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Posted on: September 1, 2008
[Photo] Dave Vuono collection
I have to say, I really don't consider myself a great photographer. I have to give credit to the subjects: the people and places that inspire a fantastic shot.
I have a full-time job unrelated to the outdoor world, which unfortunately takes up too much time for all the real things that matter to me. But in my spare time I pour my heart and soul into climbing, photography, restoration of a 1982 Diesel VW Vanagon (for climbing road trips) and studying to get into grad school (this really should be higher on my list).
I started climbing almost seven years ago and have never looked back. Early on, a friend gave a slideshow about rock climbing in Kalymnos, Greece. His images, stories and passion have stuck with me. Every year that followed, I traveled to some new place and brought back a climbing story to tell. That's how I began taking photographs.
In college I took a black and white photography course to learn the basics. Since then I've invested in the latest gear and scrounged up all sorts of info to advance my techniques. Sometimes it comes from a book or magazine and sometimes from trial and error—but most meaningful are tips offered by those who cross my path with a story to tell and knowledge to share.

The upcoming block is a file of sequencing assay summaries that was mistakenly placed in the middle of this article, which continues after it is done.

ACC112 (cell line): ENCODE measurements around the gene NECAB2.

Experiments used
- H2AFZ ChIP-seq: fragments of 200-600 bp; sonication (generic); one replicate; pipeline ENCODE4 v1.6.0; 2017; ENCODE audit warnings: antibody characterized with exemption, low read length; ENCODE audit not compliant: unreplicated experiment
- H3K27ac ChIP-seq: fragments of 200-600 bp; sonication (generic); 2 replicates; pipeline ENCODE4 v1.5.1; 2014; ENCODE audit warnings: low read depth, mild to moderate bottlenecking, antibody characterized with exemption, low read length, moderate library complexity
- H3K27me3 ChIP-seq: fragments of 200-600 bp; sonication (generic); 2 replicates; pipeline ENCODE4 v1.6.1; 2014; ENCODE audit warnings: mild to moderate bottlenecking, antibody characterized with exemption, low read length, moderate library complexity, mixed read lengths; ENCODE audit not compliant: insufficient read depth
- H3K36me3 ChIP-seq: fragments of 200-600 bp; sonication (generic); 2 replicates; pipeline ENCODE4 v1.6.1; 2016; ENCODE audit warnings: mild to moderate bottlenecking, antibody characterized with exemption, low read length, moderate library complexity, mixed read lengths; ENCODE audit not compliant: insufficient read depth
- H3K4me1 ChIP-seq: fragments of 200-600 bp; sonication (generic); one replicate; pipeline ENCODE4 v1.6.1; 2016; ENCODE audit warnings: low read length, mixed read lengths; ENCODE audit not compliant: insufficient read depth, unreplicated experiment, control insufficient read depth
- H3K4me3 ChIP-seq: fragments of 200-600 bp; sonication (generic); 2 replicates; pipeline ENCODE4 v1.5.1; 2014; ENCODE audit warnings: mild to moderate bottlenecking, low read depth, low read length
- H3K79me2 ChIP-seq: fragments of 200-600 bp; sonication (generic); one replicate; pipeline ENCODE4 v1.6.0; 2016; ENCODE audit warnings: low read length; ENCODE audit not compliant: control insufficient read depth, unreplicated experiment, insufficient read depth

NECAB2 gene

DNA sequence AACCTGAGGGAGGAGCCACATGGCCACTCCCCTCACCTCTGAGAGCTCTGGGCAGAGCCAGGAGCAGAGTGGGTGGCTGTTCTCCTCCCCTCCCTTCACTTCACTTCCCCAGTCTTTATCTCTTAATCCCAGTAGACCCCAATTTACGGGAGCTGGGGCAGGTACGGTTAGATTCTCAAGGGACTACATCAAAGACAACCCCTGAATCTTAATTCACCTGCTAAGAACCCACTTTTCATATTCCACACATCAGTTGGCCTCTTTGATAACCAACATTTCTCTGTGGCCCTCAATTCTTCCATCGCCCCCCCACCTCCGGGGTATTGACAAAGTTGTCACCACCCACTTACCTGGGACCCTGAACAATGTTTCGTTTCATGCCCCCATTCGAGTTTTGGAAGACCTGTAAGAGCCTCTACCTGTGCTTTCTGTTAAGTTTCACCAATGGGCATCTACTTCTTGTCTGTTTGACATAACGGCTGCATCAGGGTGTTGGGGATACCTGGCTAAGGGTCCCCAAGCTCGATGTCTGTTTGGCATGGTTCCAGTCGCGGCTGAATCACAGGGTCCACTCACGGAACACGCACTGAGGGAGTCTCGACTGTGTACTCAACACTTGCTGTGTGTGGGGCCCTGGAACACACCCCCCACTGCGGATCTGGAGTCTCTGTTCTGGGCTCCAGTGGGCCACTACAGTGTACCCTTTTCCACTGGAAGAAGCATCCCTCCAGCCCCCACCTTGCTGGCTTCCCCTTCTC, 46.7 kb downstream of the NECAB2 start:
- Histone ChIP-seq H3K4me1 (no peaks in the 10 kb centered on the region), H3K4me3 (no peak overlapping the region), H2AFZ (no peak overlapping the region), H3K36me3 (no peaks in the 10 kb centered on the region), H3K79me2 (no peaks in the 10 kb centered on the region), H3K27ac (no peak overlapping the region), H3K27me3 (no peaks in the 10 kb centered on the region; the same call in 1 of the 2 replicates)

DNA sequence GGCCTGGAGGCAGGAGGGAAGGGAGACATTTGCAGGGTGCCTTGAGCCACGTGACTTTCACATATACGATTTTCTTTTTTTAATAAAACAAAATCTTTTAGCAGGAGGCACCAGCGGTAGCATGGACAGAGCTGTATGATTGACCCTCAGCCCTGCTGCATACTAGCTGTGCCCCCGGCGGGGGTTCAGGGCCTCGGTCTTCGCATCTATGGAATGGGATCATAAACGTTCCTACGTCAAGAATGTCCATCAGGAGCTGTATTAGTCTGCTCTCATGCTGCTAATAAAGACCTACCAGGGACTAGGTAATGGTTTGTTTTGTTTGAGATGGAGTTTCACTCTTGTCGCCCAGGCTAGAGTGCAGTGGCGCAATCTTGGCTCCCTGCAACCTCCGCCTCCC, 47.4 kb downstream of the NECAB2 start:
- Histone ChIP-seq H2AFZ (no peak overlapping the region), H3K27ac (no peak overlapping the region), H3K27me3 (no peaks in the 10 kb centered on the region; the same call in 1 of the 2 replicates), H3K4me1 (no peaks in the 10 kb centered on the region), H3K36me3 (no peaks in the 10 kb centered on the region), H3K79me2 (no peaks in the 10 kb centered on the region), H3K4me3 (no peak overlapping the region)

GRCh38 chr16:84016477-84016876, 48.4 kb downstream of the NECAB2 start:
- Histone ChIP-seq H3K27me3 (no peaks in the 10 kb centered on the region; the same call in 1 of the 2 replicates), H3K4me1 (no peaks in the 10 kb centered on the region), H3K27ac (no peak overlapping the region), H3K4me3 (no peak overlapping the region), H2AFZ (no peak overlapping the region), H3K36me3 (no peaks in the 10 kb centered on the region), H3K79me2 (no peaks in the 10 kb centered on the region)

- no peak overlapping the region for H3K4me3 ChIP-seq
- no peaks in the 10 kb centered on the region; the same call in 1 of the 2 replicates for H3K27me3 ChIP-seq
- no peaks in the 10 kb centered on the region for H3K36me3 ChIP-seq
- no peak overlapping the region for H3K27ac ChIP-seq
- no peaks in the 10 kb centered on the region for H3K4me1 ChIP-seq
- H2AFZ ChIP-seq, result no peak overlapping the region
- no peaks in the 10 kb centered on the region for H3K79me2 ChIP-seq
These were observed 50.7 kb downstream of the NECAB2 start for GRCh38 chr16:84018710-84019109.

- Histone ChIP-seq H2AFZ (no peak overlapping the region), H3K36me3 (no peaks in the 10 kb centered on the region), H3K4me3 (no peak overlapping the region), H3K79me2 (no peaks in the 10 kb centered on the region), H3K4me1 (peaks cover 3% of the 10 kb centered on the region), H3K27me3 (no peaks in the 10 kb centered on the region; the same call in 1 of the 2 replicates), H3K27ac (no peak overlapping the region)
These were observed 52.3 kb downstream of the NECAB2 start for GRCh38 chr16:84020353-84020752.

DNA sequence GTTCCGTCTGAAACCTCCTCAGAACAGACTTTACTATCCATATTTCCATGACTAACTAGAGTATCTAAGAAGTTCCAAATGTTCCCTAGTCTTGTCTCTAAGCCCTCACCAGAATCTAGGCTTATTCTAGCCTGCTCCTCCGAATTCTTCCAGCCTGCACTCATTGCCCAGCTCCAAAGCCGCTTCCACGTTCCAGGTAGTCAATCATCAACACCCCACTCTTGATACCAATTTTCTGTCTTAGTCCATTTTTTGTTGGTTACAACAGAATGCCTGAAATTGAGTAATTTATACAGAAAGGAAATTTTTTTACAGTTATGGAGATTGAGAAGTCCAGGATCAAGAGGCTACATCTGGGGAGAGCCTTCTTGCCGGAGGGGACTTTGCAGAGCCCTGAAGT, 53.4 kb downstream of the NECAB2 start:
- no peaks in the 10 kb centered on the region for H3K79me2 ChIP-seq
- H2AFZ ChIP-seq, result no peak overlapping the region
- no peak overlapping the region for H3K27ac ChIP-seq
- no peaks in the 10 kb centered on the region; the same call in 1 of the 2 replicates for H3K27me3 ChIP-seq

I feel it's very important to remember your roots, whether it be climbing, photography, or simply life. Respect others' work; don't sell out; work hard, out of passion. As much as I would love to be a professional, full time photographer, I don't see it as my path. I climb and take photos because it's fun. Turning it into "work," I think, would render mute its spontaneity, appreciation, improvisation. I get satisfaction from sharing my images with others, and perhaps inspiring a few along the way.
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